Ken Potter's Educational Series ...
by Ken Potter - NLG
May 12, 2001
© Ken Potter 2001
While some folks are
convinced that Die Adjustment Strikes, (often referred to as Die
Trials), can be identified as such in reference to specific coins, it it my
contention that there are a number of causes of Weak Strikes; that the Die
Adjustment Strike is just one of several forms of Weak Strike, all with the
same effect that is indistinguishable as to exact cause. It is my contention, while
we know that Die Adjustment Strikes do occur, that unless you were standing right
in front of the press and watched its pressure adjusted with the very coin you have, (or
unless you are God), it is impossible to differentiate a Die Adjustment Strike
from other causes of Weak Strikes. For all practical purposes, a Weak
Strike is a Weak Strike no matter what kind of fancy name you want to call
Others will have differing opinions but over 25 years spent in a manufacturing environment, (with most of it spent in a stamping plant full of presses), convinces me that there are far too many factors to be considered as causes of Weak Strikes for anybody to be able to isolate a coin exhibiting these features as being from specific set of circumstances.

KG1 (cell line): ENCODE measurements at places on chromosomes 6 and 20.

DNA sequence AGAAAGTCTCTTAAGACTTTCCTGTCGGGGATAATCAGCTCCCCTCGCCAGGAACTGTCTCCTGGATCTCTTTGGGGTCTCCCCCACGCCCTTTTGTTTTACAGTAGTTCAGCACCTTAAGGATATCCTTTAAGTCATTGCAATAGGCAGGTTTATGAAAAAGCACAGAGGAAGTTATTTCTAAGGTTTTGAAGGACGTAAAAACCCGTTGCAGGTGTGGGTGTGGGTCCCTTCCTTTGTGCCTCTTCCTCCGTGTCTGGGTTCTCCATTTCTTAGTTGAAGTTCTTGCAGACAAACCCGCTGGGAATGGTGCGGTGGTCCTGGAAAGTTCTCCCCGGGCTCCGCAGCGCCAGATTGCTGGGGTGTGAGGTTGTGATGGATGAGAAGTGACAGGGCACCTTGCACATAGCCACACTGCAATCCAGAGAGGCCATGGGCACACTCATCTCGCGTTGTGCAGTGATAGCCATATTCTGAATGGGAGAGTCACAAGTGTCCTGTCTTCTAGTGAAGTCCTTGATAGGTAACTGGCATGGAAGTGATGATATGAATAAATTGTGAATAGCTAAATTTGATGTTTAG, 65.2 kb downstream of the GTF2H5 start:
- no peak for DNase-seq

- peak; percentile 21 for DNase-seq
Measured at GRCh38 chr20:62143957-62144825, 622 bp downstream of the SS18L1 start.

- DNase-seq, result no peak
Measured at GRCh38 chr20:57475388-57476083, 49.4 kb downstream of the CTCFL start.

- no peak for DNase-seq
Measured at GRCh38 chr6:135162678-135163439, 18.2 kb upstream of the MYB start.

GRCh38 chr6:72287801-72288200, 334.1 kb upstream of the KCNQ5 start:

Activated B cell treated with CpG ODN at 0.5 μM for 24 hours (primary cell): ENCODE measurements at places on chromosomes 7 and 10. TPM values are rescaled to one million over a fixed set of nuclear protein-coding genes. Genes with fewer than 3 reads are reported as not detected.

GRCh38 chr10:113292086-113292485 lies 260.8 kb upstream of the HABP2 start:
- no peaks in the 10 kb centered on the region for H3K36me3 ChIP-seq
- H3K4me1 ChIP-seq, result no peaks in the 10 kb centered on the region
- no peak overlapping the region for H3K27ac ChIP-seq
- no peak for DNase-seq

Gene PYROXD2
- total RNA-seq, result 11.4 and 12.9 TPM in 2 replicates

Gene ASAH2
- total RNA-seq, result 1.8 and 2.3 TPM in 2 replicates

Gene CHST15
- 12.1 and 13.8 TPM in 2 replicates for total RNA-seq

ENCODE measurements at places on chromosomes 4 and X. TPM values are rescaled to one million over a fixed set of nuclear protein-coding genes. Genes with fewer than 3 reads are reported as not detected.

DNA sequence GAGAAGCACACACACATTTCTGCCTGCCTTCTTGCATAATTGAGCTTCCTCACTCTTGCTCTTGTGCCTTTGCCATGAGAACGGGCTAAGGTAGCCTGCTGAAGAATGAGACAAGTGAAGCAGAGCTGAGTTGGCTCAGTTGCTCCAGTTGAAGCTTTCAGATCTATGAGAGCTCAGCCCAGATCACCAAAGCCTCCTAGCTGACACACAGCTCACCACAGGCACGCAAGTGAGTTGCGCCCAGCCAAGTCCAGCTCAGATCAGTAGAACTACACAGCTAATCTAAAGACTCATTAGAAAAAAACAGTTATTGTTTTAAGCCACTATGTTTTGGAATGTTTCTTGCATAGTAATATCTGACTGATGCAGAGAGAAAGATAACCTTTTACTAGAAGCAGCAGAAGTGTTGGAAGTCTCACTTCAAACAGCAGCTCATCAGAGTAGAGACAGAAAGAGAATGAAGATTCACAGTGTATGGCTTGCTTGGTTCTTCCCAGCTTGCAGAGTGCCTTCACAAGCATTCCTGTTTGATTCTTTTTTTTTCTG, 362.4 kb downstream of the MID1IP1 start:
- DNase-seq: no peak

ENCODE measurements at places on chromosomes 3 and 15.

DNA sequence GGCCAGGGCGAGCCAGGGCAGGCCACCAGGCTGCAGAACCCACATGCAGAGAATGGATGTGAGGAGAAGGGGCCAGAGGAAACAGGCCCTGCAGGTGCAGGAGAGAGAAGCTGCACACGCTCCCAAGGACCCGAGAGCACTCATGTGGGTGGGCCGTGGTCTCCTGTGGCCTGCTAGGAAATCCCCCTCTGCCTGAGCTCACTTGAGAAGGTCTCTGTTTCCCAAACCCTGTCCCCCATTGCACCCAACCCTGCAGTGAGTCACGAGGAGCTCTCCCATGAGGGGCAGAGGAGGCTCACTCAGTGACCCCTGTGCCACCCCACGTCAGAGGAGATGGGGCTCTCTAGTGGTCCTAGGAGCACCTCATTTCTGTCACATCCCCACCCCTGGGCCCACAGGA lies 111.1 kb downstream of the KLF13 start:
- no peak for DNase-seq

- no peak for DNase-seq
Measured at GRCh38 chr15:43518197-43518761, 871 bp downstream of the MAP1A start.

With that said, lets take a look at a couple of spectacular examples of this error type.
Our 1964-D Lincoln
cent displays a beautiful example of the Weak Strike. Undoubtedly some weak
strikes occur after dies have been set and the pressure is gradually adjusted upward until
sufficient to fill the details of the die. Early strikes from this process can be
very weak; they will gradually get stronger as pressure is increased. Other factors, such
as loss of power or loss of hydraulics, (amongst others), have been identified as possible
causes of weak strikes.
Coins that are just a bit weakly struck command no premium while very weak strikes can command significant premiums. The 1964-D Lincoln cent shown here sold from my inventory list for $60.00.
Our next coin is a Weak Strike on a (2000)-? Massachusetts quarter. Notice that not only is the area of design detail on the obverse (Washington side) and reverse extremely weak but the reeding on the edge is non-existent. On coins that have reeding this diagnostic helps to differentiate a Weak Strike from a Filled Die error. According to Fred Weinberg, who supplied the coin for photography, this one is worth about $400 to $450.
Ken Potter is the official attributer and lister of world doubled dies for the Combined Organizations of Numismatic Error Collectors of America and for the National Collectors Association of Die Doubling. He privately lists U.S. doubled dies and other collectable variety types on both U.S. and world coins in the Variety Coin Register.
For more information on either of the clubs, or on how to get a variety listed in the Variety Coin Register he may be contacted at: Kpotter256@aol.com. An Educational Image Gallery may be accessed on his website at: http://koinpro.tripod.com
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